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How to Achieve Effective Business Communication

Virtually anyone who has worked in any kind of organization would agree that open, high-quality communication is vital to a successful workplace. Communication between supervisors and employees, between departments and between the company and its customers and suppliers is constant.

Poor communication skills can make every aspect of doing business more difficult.

Yet, people with exceptional communication skills are rare. Few companies pay enough attention to fostering those skills. The deleterious effects of poor communication are often palpable, and can include:

1. Increased employee turnover. A Watson Wyatt study found that companies that communicate most effectively are more than 50% more likely to report turnover levels below their industry’s average.

2. Increased absenteeism. Inadequate, inefficient and insensitive communication severely impacts employee motivation, which in turn drives the employee’s decision to come to work each day. One study showed that where employees feel fully informed, absence rates are below average.

3. Poor customer service. Poor communications with employees lead to frustrating communications with customers. Employees who lack guidance from management struggle to know how to satisfy customers, and lose their motivation to do so.

4. Ineffective change management. Fewer than half of change programs meet their objectives. Managers with strong communications are vital in being able to deal with employee resistance to needed changes.

5. Failed project delivery. Poor communication is cited, for example, as the main cause of failure for IT projects by 28 percent of respondents in a national survey conducted by a national association of IT professionals.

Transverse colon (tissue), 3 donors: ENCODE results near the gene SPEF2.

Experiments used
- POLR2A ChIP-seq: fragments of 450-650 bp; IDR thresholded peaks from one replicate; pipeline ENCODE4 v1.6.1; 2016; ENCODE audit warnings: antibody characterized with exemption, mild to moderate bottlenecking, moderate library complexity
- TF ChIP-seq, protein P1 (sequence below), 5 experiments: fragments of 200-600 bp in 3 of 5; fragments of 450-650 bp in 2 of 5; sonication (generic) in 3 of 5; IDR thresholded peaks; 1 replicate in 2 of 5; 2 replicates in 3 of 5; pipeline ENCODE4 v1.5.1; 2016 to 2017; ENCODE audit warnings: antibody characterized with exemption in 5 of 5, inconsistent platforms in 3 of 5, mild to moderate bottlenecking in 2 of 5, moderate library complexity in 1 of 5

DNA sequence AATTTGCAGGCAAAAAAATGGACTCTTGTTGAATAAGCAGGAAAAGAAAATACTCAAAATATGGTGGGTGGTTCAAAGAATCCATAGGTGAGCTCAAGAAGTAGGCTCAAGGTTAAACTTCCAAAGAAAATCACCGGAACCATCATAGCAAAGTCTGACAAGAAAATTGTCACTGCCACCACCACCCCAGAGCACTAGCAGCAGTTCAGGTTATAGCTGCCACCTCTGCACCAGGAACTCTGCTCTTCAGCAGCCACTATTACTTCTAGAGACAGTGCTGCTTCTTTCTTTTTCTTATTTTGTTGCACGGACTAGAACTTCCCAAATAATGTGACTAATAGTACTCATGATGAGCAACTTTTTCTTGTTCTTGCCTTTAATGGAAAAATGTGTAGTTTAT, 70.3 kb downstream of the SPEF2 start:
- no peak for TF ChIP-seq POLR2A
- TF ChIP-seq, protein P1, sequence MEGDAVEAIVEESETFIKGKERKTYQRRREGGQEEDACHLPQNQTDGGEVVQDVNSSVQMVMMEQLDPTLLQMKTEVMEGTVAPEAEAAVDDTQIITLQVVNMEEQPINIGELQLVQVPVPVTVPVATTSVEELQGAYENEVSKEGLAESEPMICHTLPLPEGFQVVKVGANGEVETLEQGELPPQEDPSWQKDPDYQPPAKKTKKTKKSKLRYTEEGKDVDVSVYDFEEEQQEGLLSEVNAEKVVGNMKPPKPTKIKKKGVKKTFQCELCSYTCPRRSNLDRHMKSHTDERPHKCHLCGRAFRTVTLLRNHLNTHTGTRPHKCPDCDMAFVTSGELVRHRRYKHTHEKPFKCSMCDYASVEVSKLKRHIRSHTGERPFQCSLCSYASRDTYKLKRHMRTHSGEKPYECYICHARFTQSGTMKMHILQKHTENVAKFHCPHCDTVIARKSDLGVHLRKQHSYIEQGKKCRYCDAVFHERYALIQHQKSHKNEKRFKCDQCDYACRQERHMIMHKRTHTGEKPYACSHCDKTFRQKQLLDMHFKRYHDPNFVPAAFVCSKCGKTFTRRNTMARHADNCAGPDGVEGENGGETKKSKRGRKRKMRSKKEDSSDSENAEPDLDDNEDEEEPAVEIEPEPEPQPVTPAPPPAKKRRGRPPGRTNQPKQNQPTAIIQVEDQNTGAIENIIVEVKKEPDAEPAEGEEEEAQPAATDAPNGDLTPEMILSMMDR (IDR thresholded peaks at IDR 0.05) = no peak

6. Increased injuries. Just as one example, the US Joint Commission for Hospital Accreditation reported the primary root cause of inadvertent patient harm was communication failure in over 70 percent of the time.

7. Higher litigation costs. Employees feeling stress from poor relationships at work is a key driver of company lawsuits. Establishing communication systems and processes for resolving conflict assists greatly in reducing the high cost of lawsuits.

8. Lower shareholder return. Losses related to poor communication practices have an impact on the actual and perceived value of companies.

What Is ‘Great’ Communication?

But what, exactly, does it mean to have exceptional communication skills?

One key is to pay attention to nonverbal communication. Even if we’re not conscious of it, we get more information from nonverbal cues than from words. When leaders match their nonverbal cues to their words, they are considered more trustworthy.

Adapting styles to suit the audience is also essential. Throughout the course of a day, a leader might have to switch between an authoritative style with employees and an inspiring style with stockholders.

Communication is virtually always an exchange. That means listening is as important as talking. Think dialogue, not monologue. The more personal and engaging the conversation is, the more effective it will be.

Keep an Open Mind

One aspect of that kind of communication is keeping an open mind, and paying attention to new and even contrary ideas. Be curious, not judgmental. That can mean keeping your ego in check and cultivating your sense of empathy. 

Concision and clarity are better than ambiguity. Try to foster what Rudolf Flesch famously called “the art of plain talk.”

Communication training programs are available, and a good one can benefit any organizational leader, even one with decent communication skills.

Finally, it is essential for leaders to foster a sense of belonging and community. That leads to more open and fruitful communication – which in turn nurtures that very sense of community and belonging.

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